7 Treatment Options for Mild Obstructive Sleep Apnea

David Cuthbertson, MD

A woman lays in bed wearing her CPAP machine, thinking about all the different treatments for mild obstructive sleep apnea.

Once you’ve received a mild obstructive sleep apnea diagnosis, the next step is exploring your treatment options. Fortunately, obstructive sleep apnea is a well-known condition, and there are several ways to manage and even cure the symptoms.

Finding the best treatment for mild obstructive sleep apnea may seem overwhelming at first, but with the help of an experienced physician, you can find a solution that works for you.

In this article, we’ll review seven top treatment options for mild obstructive sleep apnea. But first, to help you understand each option and why it helps, let’s quickly review how obstructive sleep apnea affects the body.

What Is Mild Obstructive Sleep Apnea and How Is It Diagnosed?

Mild obstructive sleep apnea is a blockage of the airway that causes you to stop breathing temporarily multiple times per night while you sleep. It’s categorized as mild, moderate, or severe, depending on how many disrupted breathing episodes you experience per hour:

  • Mild obstructive sleep apnea: 5–15 episodes per hour
  • Moderate obstructive sleep apnea: 15–30 episodes per hour
  • Severe obstructive sleep apnea: 30 or more episodes per hour

A doctor can diagnose mild obstructive sleep apnea with a sleep study — also called a polysomnogram — in a hospital lab or sleep clinic. These in-depth tests detect obstructive sleep apnea as well as other sleep disorders. Alternatively, you can opt for an at-home sleep test, which is a little less in-depth but more specifically geared toward diagnosing obstructive sleep apnea.

What Are the Benefits of Treating Mild Obstructive Sleep Apnea?

One of the primary benefits of getting treatment for mild obstructive sleep apnea is enjoying better sleep, which improves overall health. Additional benefits include:

  • Less fatigue and lethargy
  • More energy
  • Better performance at school or work
  • Healthier immune system
  • Lower long-term risk of medical events like heart attacks and strokes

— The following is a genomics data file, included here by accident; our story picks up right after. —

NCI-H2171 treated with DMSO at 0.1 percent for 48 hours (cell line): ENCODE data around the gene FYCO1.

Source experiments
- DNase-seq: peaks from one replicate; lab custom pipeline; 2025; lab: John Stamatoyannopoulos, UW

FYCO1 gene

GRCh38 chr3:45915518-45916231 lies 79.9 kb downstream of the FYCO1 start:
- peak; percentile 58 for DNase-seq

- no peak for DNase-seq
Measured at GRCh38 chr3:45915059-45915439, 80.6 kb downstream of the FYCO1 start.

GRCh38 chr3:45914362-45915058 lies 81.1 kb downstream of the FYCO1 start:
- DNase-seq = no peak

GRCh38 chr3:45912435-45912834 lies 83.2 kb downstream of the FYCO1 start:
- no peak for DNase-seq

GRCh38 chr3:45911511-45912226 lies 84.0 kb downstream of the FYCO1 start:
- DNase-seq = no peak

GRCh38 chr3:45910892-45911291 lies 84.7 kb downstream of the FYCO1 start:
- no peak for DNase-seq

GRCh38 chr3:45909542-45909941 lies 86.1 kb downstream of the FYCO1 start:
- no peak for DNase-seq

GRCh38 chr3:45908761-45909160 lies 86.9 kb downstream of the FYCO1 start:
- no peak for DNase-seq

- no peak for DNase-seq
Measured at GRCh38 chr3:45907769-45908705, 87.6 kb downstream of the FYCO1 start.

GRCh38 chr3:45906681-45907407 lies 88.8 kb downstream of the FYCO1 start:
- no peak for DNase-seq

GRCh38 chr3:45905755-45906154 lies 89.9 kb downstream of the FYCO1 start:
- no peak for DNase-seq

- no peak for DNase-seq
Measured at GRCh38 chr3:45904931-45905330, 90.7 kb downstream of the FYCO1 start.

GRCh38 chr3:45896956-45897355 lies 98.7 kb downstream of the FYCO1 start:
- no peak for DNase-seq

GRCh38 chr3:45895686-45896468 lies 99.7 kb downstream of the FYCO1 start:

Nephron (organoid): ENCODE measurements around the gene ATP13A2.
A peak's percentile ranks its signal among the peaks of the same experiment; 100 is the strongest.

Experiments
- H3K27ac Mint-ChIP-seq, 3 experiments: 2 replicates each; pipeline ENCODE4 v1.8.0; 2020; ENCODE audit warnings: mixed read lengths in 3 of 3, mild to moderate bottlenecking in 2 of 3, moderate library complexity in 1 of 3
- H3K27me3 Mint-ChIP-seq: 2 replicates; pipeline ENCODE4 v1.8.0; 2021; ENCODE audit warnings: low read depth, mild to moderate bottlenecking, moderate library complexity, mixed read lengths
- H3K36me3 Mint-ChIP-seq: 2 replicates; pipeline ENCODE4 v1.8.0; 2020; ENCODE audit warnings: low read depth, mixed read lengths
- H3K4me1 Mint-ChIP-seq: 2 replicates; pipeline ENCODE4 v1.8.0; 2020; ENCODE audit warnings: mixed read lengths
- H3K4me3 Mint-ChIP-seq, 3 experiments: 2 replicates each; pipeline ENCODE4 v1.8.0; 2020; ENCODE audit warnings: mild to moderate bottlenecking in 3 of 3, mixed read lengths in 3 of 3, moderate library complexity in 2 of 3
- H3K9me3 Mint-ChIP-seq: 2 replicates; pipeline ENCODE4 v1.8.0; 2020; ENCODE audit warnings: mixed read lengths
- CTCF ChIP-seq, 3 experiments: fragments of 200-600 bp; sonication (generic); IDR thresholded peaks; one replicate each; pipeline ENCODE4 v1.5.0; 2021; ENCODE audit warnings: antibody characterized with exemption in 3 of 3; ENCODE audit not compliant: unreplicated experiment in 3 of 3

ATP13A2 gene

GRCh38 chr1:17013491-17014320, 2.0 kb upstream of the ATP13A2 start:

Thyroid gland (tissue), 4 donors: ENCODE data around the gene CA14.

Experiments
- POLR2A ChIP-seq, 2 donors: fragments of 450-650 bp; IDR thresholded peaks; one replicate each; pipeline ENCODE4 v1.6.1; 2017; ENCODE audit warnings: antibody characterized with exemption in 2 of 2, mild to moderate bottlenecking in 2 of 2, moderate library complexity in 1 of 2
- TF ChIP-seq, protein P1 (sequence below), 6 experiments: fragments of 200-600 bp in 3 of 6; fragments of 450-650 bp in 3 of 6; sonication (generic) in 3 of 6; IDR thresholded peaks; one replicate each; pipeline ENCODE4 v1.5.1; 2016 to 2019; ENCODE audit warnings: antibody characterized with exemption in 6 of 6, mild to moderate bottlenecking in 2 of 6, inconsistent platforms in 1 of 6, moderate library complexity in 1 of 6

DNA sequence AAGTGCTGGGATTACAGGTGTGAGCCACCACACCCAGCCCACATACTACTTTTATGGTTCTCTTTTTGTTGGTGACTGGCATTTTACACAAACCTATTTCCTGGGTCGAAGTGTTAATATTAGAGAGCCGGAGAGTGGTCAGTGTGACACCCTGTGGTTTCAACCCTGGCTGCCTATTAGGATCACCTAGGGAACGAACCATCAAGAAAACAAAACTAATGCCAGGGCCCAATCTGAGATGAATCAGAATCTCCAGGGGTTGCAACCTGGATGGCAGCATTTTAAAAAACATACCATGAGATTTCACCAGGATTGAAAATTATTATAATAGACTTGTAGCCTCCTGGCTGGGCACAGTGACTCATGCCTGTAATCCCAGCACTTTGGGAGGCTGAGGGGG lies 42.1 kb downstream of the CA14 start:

• Fewer short-term risks from severe daytime drowsiness, like accidents at work or while driving
  • Improved mood
  • Reduced snoring

In general, people who get better sleep are healthier and happier. Getting treatment for even mild obstructive sleep apnea is an effective way to improve your overall well-being, whether you’re awake or asleep.

7 Treatment Options for Mild Obstructive Sleep Apnea

Sleep apnea isn’t something to ignore, so if you’ve received a diagnosis, it’s important to get treatment. Untreated sleep apnea can be quite dangerous, both in the short and long term.

Fortunately, there are quite a few treatments for mild obstructive sleep apnea that can help you find relief. 

Infographic: 7 Treatment Options for Mild Obstructive Sleep Apnea

Treatment #1: Diet and Exercise

If a person is overweight, they’re more likely to have extra tissue around their throat and airway. When their muscles relax during sleep, this extra tissue can put pressure on the airway and block airflow to the lungs.

Losing a few pounds through a healthy diet and regular exercise can help many people reduce the excess tissue that presses on their airway. Since exercise also improves muscle tone, it can help keep the muscles around the airway from relaxing so much during sleep.

While it requires commitment and hard work, exercising regularly and maintaining a healthy diet can produce real results. According to Harvard Health Publishing, losing just 10% of your body weight can significantly reduce sleep apnea symptoms. In some cases, losing a considerable amount of weight may even cure sleep apnea completely!

Treatment #2: Oral Appliance